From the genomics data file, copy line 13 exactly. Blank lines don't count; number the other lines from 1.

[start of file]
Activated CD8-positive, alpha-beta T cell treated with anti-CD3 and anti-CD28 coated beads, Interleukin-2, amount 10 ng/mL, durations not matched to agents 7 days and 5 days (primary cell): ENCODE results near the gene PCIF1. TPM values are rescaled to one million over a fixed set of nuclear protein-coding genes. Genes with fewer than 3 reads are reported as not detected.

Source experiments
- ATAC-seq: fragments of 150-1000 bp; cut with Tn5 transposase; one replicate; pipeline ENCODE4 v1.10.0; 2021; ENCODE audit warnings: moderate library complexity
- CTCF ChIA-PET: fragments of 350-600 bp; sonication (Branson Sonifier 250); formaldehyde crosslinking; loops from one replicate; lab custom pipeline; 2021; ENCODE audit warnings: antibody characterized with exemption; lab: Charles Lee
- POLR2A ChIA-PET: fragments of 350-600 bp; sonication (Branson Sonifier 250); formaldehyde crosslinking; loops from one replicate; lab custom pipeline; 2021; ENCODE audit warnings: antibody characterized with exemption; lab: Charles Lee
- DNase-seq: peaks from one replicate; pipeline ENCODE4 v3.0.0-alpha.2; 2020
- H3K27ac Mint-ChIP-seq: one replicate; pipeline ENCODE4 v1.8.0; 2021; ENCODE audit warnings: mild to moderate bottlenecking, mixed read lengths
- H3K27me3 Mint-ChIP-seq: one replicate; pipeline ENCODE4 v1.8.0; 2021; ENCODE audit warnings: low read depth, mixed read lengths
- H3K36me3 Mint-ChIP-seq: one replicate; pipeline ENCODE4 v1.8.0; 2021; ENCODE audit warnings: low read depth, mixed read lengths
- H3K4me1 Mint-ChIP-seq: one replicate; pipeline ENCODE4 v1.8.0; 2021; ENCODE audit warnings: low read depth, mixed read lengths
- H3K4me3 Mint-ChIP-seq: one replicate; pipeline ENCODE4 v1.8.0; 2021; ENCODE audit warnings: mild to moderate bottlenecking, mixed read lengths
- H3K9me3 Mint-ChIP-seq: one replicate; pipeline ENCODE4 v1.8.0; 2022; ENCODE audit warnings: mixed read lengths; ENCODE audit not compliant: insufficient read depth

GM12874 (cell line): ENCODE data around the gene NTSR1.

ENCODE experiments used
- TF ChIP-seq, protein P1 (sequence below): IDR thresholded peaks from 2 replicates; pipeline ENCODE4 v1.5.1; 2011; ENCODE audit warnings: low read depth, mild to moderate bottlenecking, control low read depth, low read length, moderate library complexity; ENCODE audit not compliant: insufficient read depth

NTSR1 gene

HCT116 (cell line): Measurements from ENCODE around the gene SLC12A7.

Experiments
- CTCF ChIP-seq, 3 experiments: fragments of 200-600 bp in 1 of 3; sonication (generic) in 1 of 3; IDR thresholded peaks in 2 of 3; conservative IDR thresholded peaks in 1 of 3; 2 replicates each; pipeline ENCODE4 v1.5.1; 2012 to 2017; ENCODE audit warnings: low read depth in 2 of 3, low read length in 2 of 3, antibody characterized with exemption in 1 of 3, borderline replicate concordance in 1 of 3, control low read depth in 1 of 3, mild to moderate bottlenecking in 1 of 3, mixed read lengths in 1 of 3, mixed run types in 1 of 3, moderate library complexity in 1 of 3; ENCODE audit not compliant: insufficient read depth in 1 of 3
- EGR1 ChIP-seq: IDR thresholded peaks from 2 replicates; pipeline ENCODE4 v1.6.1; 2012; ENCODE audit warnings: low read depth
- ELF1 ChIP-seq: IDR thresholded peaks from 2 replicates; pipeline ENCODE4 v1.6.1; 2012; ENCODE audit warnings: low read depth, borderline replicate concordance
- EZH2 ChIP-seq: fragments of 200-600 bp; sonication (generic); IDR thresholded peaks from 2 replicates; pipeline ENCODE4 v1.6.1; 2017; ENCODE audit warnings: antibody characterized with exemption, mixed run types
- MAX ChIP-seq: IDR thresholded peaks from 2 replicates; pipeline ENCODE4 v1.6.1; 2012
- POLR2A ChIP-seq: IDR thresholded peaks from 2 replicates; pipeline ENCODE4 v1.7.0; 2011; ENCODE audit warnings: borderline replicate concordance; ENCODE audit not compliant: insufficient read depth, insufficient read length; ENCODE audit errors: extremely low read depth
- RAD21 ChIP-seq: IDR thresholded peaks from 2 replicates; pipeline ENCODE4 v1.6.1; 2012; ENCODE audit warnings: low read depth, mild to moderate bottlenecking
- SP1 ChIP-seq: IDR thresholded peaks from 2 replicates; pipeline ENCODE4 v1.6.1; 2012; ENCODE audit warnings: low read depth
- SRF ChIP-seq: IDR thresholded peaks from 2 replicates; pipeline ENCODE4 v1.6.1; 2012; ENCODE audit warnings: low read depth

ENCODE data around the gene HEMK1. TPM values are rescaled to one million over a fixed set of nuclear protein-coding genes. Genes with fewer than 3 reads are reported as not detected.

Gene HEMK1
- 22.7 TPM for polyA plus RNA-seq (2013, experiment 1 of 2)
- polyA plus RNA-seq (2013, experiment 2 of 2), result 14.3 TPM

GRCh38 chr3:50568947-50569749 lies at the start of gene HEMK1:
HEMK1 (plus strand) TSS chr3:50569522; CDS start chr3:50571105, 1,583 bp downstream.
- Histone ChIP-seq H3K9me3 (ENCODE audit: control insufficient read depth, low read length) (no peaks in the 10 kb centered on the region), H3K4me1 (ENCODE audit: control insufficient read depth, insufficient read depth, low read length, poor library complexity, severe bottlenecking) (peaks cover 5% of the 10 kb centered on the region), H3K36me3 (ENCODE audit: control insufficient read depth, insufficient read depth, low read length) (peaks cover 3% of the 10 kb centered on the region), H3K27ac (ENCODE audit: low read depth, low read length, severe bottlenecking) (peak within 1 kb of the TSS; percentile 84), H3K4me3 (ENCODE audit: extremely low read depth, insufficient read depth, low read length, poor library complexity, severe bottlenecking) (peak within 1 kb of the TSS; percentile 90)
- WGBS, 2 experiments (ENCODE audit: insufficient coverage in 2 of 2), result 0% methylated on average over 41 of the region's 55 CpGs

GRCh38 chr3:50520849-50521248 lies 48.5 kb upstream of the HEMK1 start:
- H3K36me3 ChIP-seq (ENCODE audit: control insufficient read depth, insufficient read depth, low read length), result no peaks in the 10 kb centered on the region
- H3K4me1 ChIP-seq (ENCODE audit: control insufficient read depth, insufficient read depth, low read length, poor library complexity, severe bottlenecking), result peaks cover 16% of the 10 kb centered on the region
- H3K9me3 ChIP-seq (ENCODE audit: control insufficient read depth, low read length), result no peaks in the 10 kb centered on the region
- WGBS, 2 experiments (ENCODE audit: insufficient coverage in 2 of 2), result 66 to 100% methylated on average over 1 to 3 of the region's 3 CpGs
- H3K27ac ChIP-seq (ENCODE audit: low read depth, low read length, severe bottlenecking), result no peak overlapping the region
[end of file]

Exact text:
GM12874 (cell line): ENCODE data around the gene NTSR1.